Prof. David Carey, Surrey: 'Next Generation 2D Materials beyond Graphene'
Date: 12 October 2016 Time: 15:00 - 16:00
The study of two dimensional van der Waals materials is at the forefront of current functional materials science and condensed matter physics. Graphene is the most well-known and developed of these materials with a key technology issue for practical exploitation being the production of large area electronic grade doped material. In this talk I will review some of our work in the large area production of graphene and discuss some of the factors that control the doping and dc and high frequency conductivity of graphene. Beyond single layer graphene, layer stacking plays an important role in the properties of bilayer graphene and I will show how it is possible to introduce an electronic bandgap into AB stacked bilayer graphene. Elemental layered materials are not just confined to carbon based materials; I will also review some of the research on materials such as silicene (single layer silicon), germanene, stanene and phosphorene. In particular I will show how the structural and electronic properties of these materials share some similarities to graphene but the weaker ? bonding results in atomic buckling of the single and bilayer layers. The potential for electronic devices with reduced phonon scattering and high mobility with these materials will also be discussed.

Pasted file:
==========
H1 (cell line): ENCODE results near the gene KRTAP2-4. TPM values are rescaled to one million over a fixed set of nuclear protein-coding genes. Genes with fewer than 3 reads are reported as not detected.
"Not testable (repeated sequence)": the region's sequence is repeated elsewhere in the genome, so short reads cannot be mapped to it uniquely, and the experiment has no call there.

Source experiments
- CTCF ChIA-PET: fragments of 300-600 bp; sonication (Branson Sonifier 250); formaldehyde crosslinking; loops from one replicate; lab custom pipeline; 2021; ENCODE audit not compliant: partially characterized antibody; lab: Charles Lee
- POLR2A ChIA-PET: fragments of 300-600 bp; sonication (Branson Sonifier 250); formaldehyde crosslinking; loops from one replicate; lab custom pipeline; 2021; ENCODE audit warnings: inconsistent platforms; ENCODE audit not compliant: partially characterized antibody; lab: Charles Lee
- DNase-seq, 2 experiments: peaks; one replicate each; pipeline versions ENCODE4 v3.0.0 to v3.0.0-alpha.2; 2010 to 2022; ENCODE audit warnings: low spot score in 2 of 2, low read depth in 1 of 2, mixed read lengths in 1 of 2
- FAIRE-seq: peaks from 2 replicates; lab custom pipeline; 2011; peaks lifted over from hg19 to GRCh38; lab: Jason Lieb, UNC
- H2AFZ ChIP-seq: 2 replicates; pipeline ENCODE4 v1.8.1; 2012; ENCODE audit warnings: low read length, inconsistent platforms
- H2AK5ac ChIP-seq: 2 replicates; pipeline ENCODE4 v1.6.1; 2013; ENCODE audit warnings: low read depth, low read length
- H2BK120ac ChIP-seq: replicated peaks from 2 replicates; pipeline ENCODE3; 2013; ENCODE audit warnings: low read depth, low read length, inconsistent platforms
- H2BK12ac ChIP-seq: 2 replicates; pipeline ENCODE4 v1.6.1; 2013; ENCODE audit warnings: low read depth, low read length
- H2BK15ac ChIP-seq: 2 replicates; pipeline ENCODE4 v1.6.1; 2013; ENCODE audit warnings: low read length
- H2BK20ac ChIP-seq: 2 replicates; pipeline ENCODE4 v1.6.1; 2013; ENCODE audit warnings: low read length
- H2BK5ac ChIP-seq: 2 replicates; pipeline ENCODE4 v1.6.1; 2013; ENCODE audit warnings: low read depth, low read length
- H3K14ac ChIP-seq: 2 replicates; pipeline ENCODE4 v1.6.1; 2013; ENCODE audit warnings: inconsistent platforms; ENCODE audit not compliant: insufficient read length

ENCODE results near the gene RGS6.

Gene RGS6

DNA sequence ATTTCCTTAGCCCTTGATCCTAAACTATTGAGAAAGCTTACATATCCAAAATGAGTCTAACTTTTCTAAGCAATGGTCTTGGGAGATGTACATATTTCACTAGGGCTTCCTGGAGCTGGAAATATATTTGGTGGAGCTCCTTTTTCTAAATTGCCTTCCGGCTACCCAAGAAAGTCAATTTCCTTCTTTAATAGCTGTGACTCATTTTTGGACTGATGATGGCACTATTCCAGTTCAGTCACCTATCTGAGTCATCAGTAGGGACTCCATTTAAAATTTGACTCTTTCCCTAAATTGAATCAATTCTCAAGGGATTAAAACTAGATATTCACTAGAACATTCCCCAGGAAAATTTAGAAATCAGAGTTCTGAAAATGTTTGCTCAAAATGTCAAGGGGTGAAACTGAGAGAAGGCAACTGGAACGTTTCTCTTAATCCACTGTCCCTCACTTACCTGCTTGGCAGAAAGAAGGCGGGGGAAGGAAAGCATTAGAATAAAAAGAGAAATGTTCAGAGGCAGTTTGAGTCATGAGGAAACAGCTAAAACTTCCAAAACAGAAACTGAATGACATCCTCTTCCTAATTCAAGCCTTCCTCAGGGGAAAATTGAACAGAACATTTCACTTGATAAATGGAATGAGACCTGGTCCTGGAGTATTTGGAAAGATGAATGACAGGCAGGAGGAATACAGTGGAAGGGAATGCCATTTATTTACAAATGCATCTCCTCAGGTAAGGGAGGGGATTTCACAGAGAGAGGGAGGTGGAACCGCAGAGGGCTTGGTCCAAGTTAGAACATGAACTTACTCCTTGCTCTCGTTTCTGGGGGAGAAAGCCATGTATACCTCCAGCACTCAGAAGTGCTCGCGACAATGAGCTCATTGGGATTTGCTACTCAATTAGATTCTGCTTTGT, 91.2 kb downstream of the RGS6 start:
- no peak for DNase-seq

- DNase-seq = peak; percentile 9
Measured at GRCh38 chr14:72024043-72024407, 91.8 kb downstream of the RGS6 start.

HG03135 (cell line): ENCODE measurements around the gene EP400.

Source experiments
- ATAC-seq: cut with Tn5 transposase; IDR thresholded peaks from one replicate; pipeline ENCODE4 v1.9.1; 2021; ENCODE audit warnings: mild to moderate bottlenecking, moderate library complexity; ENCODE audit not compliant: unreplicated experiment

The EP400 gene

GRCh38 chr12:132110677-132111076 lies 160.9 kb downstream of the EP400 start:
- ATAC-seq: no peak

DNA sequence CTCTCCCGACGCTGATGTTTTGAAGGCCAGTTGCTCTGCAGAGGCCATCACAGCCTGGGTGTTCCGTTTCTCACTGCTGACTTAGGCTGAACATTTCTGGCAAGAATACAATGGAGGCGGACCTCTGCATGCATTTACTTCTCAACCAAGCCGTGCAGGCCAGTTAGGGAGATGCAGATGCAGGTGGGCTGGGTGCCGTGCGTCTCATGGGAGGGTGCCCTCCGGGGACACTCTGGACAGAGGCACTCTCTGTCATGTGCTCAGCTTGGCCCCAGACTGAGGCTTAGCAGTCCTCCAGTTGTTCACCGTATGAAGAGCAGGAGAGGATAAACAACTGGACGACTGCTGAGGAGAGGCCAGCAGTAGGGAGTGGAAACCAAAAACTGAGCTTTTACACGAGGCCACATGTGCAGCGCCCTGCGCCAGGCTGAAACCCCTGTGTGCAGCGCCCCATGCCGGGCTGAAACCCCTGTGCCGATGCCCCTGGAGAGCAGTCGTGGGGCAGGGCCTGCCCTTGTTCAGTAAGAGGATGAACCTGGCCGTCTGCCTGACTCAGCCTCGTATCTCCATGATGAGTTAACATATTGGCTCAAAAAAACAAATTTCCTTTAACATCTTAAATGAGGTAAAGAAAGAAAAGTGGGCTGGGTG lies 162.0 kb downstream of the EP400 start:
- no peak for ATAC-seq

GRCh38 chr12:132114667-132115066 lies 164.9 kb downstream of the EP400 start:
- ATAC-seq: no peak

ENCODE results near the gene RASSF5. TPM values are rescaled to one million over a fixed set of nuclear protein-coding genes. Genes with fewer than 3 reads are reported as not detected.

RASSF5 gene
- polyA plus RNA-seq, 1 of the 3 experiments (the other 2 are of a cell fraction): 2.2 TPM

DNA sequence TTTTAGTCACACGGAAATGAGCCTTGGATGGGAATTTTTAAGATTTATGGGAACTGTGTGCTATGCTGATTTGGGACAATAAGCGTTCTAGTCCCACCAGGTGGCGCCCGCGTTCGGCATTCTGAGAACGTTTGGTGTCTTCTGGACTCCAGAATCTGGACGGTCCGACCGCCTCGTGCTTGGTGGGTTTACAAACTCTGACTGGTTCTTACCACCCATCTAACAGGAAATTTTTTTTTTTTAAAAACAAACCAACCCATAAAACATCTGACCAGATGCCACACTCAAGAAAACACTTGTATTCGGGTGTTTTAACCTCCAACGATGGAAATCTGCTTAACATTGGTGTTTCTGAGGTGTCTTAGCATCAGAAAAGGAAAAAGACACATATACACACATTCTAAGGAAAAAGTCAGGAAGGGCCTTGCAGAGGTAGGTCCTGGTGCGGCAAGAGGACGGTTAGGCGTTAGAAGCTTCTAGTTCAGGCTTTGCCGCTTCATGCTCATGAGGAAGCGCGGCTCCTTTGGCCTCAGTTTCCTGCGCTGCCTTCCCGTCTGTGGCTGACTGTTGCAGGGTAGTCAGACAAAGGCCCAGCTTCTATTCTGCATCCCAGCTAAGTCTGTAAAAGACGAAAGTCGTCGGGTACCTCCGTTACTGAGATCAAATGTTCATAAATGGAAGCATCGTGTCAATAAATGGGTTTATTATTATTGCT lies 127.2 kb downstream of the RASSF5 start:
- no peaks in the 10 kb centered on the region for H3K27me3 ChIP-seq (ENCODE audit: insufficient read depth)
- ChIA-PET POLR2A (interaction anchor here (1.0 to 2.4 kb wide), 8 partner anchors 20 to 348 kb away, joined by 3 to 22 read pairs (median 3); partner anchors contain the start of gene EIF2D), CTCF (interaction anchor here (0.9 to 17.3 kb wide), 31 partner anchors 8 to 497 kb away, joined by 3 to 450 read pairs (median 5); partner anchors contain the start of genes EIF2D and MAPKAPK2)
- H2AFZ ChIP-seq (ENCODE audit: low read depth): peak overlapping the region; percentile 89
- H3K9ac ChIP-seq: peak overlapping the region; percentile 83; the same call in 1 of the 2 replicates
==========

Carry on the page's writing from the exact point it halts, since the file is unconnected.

|Location:||People's Palace PP1|
|Contact:||MRI Academic Fellows|
|Telephone:||020 7882 5582|